Fleeing the Khmer Rouge regime in Cambodia with his wife and three children in 1975, Ted Ngoy made his way to America. He traveled with pockets that could only fit so much of the desire to make a name for himself and the little money he had. Like many refugees, Ngoy found work as a janitor in California, but he was, unfortunately, unable to make ends meet. Needing more money, his American sponsors find him a job at a gas station and retail store where he would work to the bone. One late night while working, he noticed a steady stream of traffic in and out of a shop across the street. Curious to see what all the fuss was about, Ngoy approached the store to only discover delicious, round confections with holes in the middle.
Being a refugee from Cambodia, Ngoy was unfamiliar with America’s favorite treat: the donut. The store before him was a donut shop, and he was intrigued from the start. Taking a bite from one made him feel like he was born again! Recalling this memory, Ngoy says that from this moment on he knew that the donut was his path to success. Inquiring about how he could make donuts himself, the cashier sent him to Winchell’s, a donut chain that spans across the west coast.
By the mid-80s, Ted Ngoy owned over forty donut shops across California and trained hundreds of Cambodians in the art of the donut. He leased properties out to Cambodians that aspired to own donut shops like him, trained them on donut-baking, and sponsored dozens of refugee families. Now, Cambodians own over 90% of independent donut shops in California along with the many Cambodian-owned shops across the U.S.
Director and cinematographer Alice Gu takes this inspiring story of hardship to craft her own delicacy, The Donut King, and it is electrifying. Gu’s documentary tells Ngoy’s story from the beginning to the present day. She interviews a variety of individuals whose lives have been shaped by Ngoy’s work, stuns with exciting visuals, and fills the silence with vibrant beats. Undeniably, one of the greatest feats of The Donut King is its jaw-dropping visuals. This impeccable painting of a man captures the mood and sets the tone throughout the entire running time, eyes are drawn onto the screen and cannot be removed. Gu’s work absolutely shines, emphasizing the vibrant colors of the donut shops to the vintage tones when Ngoy reflects on his time as a boy in Cambodia. The few cuts of animated artwork paired with dream-like and retro visuals are a marvelous pleasure to watch. Solely based on visuals, the film deserves your greatest applause.
However, The Donut King also excels in other areas – namely its narrative. Telling Ngoy’s story is excitable and inspiring; it motivates audiences and begs them to go out and follow their dreams. In a way, the documentary acts as a tribute to the American Dream. Many migrants coming to the U.S. only achieve some small portion of the mythic promises that the “legend” holds, but Ngoy has been able to conquer it.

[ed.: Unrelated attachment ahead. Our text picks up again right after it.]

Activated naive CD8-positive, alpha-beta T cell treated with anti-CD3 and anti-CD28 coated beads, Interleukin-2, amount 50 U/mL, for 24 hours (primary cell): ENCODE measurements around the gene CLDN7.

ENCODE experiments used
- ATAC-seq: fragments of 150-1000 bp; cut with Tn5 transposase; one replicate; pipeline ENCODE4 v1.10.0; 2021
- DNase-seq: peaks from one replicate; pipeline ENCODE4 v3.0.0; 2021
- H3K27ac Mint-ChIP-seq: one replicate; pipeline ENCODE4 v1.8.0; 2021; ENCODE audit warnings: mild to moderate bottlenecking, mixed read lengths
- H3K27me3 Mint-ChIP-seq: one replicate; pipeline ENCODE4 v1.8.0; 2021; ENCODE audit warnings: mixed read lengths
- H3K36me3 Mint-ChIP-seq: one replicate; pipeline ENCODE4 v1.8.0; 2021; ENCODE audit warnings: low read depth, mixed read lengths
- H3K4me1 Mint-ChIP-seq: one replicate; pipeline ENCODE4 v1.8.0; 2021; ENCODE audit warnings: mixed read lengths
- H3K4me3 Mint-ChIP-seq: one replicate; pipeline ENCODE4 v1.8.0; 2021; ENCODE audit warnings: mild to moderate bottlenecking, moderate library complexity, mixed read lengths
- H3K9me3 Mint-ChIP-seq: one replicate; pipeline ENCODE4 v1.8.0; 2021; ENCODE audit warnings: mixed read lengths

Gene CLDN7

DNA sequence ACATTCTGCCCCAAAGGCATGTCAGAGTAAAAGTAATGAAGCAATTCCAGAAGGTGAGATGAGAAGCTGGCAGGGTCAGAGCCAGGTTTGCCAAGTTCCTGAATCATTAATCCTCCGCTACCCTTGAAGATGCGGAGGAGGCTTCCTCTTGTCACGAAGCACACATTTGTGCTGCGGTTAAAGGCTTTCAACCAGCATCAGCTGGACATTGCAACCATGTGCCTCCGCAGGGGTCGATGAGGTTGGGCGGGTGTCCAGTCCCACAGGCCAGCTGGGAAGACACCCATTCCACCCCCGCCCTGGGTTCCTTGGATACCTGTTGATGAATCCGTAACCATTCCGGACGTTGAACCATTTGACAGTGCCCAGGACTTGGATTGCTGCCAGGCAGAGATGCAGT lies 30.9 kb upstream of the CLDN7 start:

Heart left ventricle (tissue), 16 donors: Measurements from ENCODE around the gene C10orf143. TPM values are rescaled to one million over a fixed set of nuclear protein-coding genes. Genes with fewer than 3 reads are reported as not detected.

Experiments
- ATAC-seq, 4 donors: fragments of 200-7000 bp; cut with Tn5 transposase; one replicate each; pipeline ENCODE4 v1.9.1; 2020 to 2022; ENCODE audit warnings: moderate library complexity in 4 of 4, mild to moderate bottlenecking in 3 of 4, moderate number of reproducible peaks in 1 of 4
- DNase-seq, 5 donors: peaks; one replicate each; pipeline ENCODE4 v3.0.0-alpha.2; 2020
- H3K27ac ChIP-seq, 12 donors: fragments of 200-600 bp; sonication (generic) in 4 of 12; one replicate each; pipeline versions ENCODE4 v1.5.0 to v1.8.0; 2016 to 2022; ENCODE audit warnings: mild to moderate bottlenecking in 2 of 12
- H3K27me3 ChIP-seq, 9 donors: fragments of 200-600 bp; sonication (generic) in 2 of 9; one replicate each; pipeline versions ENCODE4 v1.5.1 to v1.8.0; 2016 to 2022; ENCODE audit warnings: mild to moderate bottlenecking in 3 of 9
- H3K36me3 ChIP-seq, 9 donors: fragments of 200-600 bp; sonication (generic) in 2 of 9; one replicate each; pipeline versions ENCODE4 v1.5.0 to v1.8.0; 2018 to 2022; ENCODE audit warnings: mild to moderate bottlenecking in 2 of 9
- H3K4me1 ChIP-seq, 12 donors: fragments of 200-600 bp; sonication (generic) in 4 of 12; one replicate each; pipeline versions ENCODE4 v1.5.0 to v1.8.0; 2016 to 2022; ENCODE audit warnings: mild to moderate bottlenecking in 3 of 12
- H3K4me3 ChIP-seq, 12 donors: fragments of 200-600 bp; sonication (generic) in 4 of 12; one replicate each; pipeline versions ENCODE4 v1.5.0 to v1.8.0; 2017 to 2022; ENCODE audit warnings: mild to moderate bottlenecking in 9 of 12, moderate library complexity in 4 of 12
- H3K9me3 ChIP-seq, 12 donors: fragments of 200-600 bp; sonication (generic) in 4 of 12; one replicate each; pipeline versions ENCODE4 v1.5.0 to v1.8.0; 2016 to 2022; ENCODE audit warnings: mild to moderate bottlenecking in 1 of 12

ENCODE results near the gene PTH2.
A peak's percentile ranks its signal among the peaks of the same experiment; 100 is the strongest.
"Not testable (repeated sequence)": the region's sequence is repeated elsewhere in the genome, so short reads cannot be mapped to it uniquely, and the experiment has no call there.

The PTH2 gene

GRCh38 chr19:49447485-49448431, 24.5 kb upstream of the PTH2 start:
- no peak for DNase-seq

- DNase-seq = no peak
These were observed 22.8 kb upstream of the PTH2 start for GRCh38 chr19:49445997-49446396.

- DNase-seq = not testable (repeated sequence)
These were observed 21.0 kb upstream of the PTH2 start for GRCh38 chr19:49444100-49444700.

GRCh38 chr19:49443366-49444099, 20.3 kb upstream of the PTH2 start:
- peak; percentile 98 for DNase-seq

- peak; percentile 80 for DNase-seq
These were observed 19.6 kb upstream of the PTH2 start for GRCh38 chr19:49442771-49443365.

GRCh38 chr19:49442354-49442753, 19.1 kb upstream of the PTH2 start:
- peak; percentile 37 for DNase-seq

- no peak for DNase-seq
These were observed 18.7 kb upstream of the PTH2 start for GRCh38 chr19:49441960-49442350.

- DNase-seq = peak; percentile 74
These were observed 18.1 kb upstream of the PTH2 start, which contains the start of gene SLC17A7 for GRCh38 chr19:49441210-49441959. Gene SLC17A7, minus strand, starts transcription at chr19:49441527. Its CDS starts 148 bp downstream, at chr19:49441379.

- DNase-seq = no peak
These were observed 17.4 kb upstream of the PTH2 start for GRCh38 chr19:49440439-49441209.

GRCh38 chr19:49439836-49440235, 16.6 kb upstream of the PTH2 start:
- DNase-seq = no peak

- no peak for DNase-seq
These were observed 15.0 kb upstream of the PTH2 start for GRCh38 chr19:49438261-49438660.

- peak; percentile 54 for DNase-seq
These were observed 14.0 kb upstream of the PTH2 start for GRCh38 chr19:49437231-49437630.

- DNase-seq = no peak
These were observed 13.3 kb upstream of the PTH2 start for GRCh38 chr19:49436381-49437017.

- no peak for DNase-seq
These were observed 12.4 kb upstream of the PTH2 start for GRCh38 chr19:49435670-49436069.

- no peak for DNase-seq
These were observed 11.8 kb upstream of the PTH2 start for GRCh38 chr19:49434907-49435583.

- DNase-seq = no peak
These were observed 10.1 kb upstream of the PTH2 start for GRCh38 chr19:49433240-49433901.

Unfortunately, with some rises there are downfalls. Gu does not shy away from telling the truth about Ngoy’s eventual collapse, detailing his gambling addiction and affair. She shares his remorse and guilt which acts as a warning to the audience. Be careful with your successes, Ngoy practically warns, or you can become too greedy and careless with your blessings.
What is inspiring quickly turns into a solemn and sad reminder of what was, but Gu does not stop there. Instead, she powers past Ngoy’s suffering and emphasizes his impact on Cambodian Americans. They have Ted Ngoy to thank for their donut shops; even though his greed led to his eventual downfall, his inspiration and drive brought all of the refugees and immigrants one step closer to achieving their own American dreams.
As the distinctive electronic music (with its lyrics describing the donut-making process) plays during the credits, the film imparts a feeling of pride for Asian Americans and their hardworking spirit. Although the music choice is a bit jarring compared to the sentimental tone of the piece, I feel deeply connected to it. I am the daughter of Vietnamese immigrants that work white-collar jobs, however, my grandparents worked tirelessly when they came to the U.S. They worked poor-paying jobs that paid practically pennies in order to fund their children’s education. Although my grandmothers did not work in nail salons like the stereotype implies, I felt a sense of pride for the Vietnamese nail salons. Just like the Cambodian donut shops, they took after whoever started the nail salon “trend” for Vietnamese women and made their successes.
The Donut King is an exuberant visual reminder of honor for people with familial ties to the American Dream. People come to the U.S. to fulfill their hopes and aspirations – when they are allowed to succeed like Ted Ngoy, they can do incredible things. Gu could not state this in a more eloquent manner with her work.